British man charged with terrorism offence after deportation from Turkey
A man who was arrested at London's Heathrow Airport last week after he arrived on a flight from Turkey has been charged with a terrorism offence, British police said on Sunday.
Mamun Rashid, 26, will appear in court on Monday on charges of preparation of terrorist acts, police said in a statement.
He was arrested on Thursday on suspicion of offences related to the conflict in Syria.
Turkey's interior ministry had said on Thursday that seven Germans and one British national would be deported to Berlin and London, respectively.
It remains unclear whether Turkish authorities notified Britain ahead of time that it would be deporting Rashid.
Turkey has repeatedly vowed to deport European nationals suspected of travelling to territories previously held by the Islamic State (IS) group, after several countries failed to repatriate them or stripped them of their citizenship.
Earlier this month, Turkish Interior Minister Suleyman Soylu said that Turkey had more than a thousand suspected foreign IS fighters in custody, and captured 287 during its incursion into northern Syria.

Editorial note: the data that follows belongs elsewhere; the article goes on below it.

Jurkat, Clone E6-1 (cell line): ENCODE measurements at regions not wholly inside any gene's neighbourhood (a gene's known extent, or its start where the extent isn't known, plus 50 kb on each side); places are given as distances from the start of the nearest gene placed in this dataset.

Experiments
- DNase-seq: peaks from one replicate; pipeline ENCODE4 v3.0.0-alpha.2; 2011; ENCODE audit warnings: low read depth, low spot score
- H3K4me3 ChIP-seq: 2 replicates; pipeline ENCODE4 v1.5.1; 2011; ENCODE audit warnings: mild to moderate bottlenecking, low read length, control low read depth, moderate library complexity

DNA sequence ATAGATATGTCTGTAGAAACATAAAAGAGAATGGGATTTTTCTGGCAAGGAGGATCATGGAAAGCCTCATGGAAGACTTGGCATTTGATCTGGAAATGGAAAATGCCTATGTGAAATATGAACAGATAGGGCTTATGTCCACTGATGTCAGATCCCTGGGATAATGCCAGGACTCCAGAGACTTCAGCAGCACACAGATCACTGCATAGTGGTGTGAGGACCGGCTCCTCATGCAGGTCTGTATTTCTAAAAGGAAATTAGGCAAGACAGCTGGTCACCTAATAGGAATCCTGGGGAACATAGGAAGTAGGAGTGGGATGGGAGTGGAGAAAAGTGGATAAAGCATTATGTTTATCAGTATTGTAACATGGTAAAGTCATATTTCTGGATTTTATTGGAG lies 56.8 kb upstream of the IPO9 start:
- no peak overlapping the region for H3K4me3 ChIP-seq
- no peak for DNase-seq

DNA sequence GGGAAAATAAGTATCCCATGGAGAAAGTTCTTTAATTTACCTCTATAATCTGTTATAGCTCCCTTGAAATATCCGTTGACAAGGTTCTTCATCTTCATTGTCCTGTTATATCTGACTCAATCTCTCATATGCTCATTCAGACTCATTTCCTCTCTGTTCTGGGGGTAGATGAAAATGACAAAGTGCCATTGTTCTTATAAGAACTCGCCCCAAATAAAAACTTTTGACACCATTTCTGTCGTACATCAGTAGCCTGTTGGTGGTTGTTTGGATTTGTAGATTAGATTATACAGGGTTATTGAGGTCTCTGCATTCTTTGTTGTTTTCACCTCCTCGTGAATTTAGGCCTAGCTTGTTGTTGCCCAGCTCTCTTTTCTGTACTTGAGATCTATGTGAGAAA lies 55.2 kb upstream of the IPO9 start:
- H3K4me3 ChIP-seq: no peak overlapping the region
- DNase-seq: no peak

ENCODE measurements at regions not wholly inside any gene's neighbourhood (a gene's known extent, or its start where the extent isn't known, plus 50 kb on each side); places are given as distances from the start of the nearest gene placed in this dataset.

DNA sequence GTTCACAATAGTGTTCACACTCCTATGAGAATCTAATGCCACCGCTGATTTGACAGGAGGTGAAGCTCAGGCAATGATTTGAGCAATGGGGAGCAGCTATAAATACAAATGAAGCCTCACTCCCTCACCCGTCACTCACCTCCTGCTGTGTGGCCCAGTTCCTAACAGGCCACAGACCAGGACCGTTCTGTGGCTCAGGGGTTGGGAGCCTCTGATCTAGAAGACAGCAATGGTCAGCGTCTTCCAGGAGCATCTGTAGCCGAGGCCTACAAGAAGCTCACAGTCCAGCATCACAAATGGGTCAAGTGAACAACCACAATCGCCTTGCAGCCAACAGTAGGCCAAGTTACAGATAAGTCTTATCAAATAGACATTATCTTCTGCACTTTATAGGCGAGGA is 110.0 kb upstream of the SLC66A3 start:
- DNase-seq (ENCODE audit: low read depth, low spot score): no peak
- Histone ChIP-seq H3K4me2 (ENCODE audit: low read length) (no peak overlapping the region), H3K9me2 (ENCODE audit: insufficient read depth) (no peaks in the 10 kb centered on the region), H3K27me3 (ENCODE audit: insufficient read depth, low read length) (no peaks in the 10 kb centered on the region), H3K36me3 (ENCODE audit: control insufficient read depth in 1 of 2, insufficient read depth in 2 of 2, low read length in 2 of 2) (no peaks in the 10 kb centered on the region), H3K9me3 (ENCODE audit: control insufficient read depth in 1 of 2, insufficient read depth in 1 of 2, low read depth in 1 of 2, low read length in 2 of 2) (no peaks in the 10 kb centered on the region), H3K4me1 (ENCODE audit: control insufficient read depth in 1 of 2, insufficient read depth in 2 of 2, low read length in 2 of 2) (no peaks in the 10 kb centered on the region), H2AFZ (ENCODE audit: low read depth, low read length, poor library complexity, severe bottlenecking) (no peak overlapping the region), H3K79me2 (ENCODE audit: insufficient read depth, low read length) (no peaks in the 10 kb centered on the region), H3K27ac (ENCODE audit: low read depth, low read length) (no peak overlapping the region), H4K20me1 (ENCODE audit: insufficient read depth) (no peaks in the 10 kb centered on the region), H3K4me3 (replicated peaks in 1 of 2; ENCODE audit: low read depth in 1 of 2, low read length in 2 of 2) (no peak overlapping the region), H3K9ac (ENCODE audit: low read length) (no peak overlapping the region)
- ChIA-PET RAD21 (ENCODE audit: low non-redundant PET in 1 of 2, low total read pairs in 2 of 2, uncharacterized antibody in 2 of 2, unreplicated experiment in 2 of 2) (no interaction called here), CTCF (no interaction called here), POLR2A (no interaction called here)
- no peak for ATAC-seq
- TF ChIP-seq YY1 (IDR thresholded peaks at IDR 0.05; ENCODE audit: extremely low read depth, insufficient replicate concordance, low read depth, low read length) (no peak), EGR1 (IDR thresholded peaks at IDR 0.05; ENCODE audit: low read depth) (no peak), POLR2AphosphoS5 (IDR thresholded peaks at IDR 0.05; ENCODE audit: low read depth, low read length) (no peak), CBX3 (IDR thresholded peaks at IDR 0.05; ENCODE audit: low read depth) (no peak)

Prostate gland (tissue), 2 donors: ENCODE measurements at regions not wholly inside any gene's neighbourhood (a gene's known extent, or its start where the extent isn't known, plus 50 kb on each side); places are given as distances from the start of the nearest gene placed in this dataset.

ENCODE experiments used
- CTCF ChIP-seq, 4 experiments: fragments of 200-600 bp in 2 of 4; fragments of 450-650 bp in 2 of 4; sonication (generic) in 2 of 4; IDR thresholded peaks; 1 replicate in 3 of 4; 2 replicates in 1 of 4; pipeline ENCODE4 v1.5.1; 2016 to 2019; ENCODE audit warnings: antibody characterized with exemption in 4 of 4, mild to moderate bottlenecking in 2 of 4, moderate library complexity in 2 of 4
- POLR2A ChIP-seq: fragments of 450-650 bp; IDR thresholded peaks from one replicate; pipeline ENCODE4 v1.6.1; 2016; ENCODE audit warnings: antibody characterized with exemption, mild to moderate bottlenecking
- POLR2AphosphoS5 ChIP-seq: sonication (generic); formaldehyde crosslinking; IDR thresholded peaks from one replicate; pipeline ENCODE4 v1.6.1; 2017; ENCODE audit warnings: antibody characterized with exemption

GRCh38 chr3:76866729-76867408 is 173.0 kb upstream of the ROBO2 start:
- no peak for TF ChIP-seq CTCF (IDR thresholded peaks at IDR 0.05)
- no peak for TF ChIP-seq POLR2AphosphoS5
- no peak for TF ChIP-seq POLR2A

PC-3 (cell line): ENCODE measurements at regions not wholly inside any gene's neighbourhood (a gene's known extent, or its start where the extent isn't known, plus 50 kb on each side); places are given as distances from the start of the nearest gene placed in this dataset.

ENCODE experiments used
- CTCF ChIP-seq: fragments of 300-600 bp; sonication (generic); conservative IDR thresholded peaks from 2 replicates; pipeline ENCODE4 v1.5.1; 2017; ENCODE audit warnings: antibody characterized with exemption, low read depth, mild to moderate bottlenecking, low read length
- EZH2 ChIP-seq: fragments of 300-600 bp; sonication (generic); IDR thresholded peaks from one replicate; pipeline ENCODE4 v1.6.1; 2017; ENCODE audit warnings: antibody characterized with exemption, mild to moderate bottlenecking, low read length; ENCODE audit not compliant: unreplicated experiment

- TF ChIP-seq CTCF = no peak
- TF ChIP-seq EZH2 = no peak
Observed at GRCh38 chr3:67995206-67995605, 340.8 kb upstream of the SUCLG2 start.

"There is no need to try to escape from it, we will send them back to you. Deal with them how you want," Soylu said.
Last week, the Turkish newspaper Hurriyet reported that 959 IS suspects were being prepared for deportation.
Most of those suspects are nationals of Iraq, Syria and Russia, it said.
Britain has stripped more than 100 people of their citizenship for allegedly joining militant groups abroad.
Rescue of British children blocked
Over the weekend, the Observer reported that UK Home Secretary Priti Patel had intervened to block a recent rescue operation to bring British orphans and unaccompanied minors home from Syria, citing unidentified sources.
Patel, along with several other ministers including Defence Secretary Ben Wallace, last month objected to the extraction of British children from the war-ravaged country, the sources said.
Their opposition meant that a late-October rescue operation was abandoned because Patel, Wallace and chancellor Sajid Javid said the children posed “security concerns”, according to the newspaper.
More than 60 British minors had been identified along with a safe route to take them out of northeast Syria and then to Erbil, Iraq, where they would have been flown to the UK.
Previously, Britain has said that it would not take back any British nationals, including children, who are stranded in northern Syria.
Several councils in the UK had offered care and reintegration programmes for the children.
The charity Save the Children, which has officials working in northeast Syria, described the resistance from ministers, including Patel, as “grievous irresponsibility” and said that “playing politics” with children’s lives was unacceptable.